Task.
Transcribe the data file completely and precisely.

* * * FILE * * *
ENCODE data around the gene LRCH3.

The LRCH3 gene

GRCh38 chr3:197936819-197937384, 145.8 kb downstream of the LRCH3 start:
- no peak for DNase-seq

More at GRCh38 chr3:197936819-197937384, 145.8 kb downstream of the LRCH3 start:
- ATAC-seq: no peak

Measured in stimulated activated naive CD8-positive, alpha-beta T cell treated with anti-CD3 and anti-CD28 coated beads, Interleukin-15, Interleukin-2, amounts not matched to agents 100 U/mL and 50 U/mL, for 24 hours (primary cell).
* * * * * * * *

ENCODE data around the gene LRCH3.

The LRCH3 gene

GRCh38 chr3:197936819-197937384, 145.8 kb downstream of the LRCH3 start:
- no peak for DNase-seq

More at GRCh38 chr3:197936819-197937384, 145.8 kb downstream of the LRCH3 start:
- ATAC-seq: no peak

Measured in stimulated activated naive CD8-positive, alpha-beta T cell treated with anti-CD3 and anti-CD28 coated beads, Interleukin-15, Interleukin-2, amounts not matched to agents 100 U/mL and 50 U/mL, for 24 hours (primary cell).